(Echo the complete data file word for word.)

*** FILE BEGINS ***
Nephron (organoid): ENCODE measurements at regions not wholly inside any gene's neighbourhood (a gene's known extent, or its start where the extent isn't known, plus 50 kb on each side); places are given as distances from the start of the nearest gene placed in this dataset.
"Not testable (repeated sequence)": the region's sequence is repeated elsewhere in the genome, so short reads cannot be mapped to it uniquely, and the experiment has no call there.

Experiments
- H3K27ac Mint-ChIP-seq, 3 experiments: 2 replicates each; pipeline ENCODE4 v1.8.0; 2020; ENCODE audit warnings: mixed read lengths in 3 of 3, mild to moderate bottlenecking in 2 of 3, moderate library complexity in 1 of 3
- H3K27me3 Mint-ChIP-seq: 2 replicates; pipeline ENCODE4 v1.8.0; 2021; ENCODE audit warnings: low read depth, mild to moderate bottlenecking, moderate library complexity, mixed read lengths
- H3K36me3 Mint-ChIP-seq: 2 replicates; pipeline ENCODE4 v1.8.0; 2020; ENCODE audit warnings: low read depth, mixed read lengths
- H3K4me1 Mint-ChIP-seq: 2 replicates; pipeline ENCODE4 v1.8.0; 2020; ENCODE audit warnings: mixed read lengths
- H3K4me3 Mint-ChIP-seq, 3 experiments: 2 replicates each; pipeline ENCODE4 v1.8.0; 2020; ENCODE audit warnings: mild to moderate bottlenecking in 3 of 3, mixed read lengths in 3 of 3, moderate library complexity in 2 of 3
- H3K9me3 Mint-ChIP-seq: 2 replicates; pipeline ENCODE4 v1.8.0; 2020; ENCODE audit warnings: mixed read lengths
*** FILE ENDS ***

Nephron (organoid): ENCODE measurements at regions not wholly inside any gene's neighbourhood (a gene's known extent, or its start where the extent isn't known, plus 50 kb on each side); places are given as distances from the start of the nearest gene placed in this dataset.
"Not testable (repeated sequence)": the region's sequence is repeated elsewhere in the genome, so short reads cannot be mapped to it uniquely, and the experiment has no call there.

Experiments
- H3K27ac Mint-ChIP-seq, 3 experiments: 2 replicates each; pipeline ENCODE4 v1.8.0; 2020; ENCODE audit warnings: mixed read lengths in 3 of 3, mild to moderate bottlenecking in 2 of 3, moderate library complexity in 1 of 3
- H3K27me3 Mint-ChIP-seq: 2 replicates; pipeline ENCODE4 v1.8.0; 2021; ENCODE audit warnings: low read depth, mild to moderate bottlenecking, moderate library complexity, mixed read lengths
- H3K36me3 Mint-ChIP-seq: 2 replicates; pipeline ENCODE4 v1.8.0; 2020; ENCODE audit warnings: low read depth, mixed read lengths
- H3K4me1 Mint-ChIP-seq: 2 replicates; pipeline ENCODE4 v1.8.0; 2020; ENCODE audit warnings: mixed read lengths
- H3K4me3 Mint-ChIP-seq, 3 experiments: 2 replicates each; pipeline ENCODE4 v1.8.0; 2020; ENCODE audit warnings: mild to moderate bottlenecking in 3 of 3, mixed read lengths in 3 of 3, moderate library complexity in 2 of 3
- H3K9me3 Mint-ChIP-seq: 2 replicates; pipeline ENCODE4 v1.8.0; 2020; ENCODE audit warnings: mixed read lengths